Last week we hosted National Grid’s Community Energy Forum in Exeter – the first in-person event in a series that we’re delivering as part of NGED’s programme of community energy support. Here we summarise the main insights from the event. 

In response to requests from organisations and the calling of a general election, at last Friday’s event at the Exeter Phoenix we focused on topics including partnering with local authorities and businesses, progressing retrofit and heat decarbonisation, community engagement and policy changes.

Building partnerships 

The first presentation of the day came from Marianne Brown, communications and community engagement manager at Bristol Energy Cooperative (BEC). As the most recent winners of Regen’s Green Energy Award for a Community Initiative, Marianne gave a rundown of some of the key partnerships that have been the foundation of the success of BEC’s giant solar arrays on the roof of the Bristol Beacon and Bottle Yard 2.  

This included detailing the relationships built with building contractors, the building owners (in the Bristol Beacon’s case, Bristol City Council) and legal advisers. The Bristol Beacon’s solar array has become a key touchstone for developers and local authorities alike as a demonstration of the social value that can be achieved in the process of revitalising one of the city’s iconic venues. Through the Centre for Sustainable Energy’s ‘Future Energy Landscapes’ work, BEC also focuses on building partnerships with local residents and local climate groups to tackle how they might want to incorporate renewables into their local area. 

This presentation was followed by two engaging breakout sessions on the same topic, which saw a range of discussion from how to deal with external commercial organisations that might not be as open to collaborating, to the need for greater coherence and collaboration between the Distribution Network Operator’s plans, the local authority strategies for energy and the community energy input into this.  

Progressing retrofit and decarbonisation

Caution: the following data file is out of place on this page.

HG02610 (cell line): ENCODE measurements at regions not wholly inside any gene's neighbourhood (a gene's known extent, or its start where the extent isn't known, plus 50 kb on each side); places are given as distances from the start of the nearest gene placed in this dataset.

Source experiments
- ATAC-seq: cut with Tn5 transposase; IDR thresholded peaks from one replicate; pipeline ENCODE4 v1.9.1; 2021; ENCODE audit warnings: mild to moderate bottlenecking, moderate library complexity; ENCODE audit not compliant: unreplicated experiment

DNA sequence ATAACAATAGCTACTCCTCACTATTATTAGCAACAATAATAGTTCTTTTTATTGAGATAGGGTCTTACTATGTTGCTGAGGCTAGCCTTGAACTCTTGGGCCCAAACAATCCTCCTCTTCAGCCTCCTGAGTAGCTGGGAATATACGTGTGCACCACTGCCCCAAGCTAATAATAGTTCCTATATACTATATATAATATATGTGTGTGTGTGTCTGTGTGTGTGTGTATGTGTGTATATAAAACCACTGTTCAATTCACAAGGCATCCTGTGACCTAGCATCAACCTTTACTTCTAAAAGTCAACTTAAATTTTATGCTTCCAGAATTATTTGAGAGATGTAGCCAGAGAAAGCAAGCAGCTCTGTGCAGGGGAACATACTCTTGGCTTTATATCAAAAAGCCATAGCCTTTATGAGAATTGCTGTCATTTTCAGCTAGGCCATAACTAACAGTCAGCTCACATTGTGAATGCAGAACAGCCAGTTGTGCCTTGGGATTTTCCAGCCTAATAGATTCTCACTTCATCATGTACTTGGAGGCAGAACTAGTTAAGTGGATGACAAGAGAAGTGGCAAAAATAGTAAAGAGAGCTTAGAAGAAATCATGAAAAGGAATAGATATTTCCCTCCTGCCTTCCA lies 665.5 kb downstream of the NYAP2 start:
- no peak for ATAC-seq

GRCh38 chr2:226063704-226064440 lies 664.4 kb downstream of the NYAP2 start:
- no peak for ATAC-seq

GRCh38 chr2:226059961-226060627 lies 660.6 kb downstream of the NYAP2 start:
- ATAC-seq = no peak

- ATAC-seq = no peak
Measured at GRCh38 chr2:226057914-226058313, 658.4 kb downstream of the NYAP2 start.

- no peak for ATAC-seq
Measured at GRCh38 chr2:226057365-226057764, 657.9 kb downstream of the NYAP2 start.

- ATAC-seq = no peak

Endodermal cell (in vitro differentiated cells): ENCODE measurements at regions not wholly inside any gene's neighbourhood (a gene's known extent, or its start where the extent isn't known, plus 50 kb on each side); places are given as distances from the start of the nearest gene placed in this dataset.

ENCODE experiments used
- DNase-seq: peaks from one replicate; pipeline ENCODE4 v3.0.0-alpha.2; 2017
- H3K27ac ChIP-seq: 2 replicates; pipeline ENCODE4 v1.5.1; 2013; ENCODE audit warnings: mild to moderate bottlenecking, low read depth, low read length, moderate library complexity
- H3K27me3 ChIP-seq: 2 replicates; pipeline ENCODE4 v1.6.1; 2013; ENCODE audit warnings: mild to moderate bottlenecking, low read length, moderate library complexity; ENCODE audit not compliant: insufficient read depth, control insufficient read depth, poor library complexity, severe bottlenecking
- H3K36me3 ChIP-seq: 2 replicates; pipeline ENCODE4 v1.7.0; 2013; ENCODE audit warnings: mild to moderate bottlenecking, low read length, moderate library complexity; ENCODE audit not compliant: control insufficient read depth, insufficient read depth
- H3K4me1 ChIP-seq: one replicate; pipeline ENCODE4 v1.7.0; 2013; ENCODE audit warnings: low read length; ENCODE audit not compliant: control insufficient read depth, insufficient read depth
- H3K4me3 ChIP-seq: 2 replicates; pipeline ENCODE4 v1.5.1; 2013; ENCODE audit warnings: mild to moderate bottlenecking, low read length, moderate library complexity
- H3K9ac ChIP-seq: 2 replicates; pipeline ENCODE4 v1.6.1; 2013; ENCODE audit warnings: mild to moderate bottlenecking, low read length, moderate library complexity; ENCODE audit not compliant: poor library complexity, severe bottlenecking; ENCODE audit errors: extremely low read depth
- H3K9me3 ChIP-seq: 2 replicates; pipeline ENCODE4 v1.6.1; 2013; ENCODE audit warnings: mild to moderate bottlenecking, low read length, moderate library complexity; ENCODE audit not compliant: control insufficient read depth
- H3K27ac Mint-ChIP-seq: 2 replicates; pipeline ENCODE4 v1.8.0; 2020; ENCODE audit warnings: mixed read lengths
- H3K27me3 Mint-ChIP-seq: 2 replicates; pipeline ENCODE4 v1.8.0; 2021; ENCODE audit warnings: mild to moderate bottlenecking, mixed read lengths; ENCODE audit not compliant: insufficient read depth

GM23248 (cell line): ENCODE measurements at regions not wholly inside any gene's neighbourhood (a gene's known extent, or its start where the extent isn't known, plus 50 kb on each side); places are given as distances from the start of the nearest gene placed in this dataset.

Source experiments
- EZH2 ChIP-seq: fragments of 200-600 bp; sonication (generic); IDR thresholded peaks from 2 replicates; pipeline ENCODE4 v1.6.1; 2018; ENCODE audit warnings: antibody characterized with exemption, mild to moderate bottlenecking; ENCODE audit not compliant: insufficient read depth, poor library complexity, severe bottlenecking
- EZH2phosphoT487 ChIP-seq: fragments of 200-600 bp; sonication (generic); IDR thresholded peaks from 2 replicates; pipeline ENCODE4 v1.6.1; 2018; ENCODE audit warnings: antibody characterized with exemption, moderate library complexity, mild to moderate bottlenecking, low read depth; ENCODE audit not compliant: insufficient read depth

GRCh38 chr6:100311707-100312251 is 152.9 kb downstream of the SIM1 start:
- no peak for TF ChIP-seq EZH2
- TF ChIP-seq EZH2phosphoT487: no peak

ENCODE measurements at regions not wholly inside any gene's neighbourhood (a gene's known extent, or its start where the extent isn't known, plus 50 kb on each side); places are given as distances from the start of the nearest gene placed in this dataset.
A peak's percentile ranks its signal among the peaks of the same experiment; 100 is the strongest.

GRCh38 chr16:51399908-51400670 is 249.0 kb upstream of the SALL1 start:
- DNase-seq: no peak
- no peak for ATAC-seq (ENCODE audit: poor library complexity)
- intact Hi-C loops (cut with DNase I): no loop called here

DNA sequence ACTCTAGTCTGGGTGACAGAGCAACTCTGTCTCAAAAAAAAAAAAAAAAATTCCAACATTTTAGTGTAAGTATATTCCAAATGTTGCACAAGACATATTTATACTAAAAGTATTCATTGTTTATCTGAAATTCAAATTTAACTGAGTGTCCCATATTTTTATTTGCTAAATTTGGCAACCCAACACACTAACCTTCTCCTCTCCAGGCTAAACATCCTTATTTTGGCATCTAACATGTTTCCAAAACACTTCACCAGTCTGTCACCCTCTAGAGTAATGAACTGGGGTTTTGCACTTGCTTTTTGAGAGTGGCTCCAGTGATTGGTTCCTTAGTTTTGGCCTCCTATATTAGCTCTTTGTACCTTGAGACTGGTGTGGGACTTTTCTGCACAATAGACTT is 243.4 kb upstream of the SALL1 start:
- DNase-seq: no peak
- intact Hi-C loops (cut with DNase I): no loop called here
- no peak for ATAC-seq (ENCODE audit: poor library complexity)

The day’s second presentation saw Kate Royston of Tamar Energy Community, with support from Tara Bower of Exeter Community Energy, run through the good work that the Devon Community Energy Network (DCEN) has been doing over the last 13 years, and some of the keys to its success as a network. Kate then covered the extensive retrofit work done by community energy organisations in the South West and touched upon a few of the current challenges around PAS2035 and Trustmark. 

The following breakout session on this topic saw a detailed conversation on the debate around ‘Fabric First’ versus ‘Fabric Fifth’ and also around the different complexities of heat pump installation, with Dan Kelly of Dartmoor Energy contributing extensive knowledge from their work with community energy organisations on retrofit.  

There was also conversation around the barriers in the current design of government retrofit schemes, and how the fragmented, constantly changing nature of the funding is holding many organisations back from building on the good work already being done. It was noted that many of these schemes are made deliberately complex to deter organisations exploiting them, but that in reality this is hurting local organisations that could contribute greatly. 

Engaging effectively with your community 

Rebecca Windemer, our planning and communities lead, ran two workshops on different approaches to engaging effectively with your community. The workshop consisted of a rundown of the different methods you might use to engage with people, and some of the ways you might integrate some of the harder-to-reach groups within your area. In each session, a different scenario was tackled in which attendees were tasked with figuring out how they would best engage the relevant community on the proposed developments in the scenario. Both sessions saw great discussion and sharing of a really diverse range of experiences of community engagement and its challenges.  

A general election and a call for evidence: what policies should we be pushing for? 

Prina Sumaria led a wide-ranging discussion around what sort of policies and changes the community sector should be pushing for in light of the oncoming election and the ‘Barriers to Community Energy’ call for evidence. Some of the top lines from the group included: 

  • The need for long-term (5-10 year cycles), coherent funding. The current piecemeal way this work is funded means reporting to different funders is burdensome and complex, there is a lack of security for the staff employed and it takes valuable time to have to repeatedly apply for different grants.
  •  Any energy efficiency advice or retrofit assessment work needs to be accompanied by grants for lower-income households or low-interest loans to enable measures to be fitted. 
  •  The supply chain and workforce for retrofitting is not where it needs to be. Incorporating more apprenticeships, courses and working with the Department for Education on developing these skills is essential. 

We’ll dig back into some of these topics at our next community energy forum in Leicester, on 28 June. Read more about that event and register here. To keep up to date with our future community energy events, please sign up for the mailing list here. Our response to the government’s call for evidence on the Barriers to Community Energy will be released this week! Keep your eyes on our news page to catch it when it comes out.  

Stay informed

Sign up to the Regen newsletter to receive a monthly digest of our work to revolutionise the UK energy system, and industry insights.

We take care of your personal data. We will only contact you according to your preferences and will NEVER share or sell your details. See our privacy policy for more information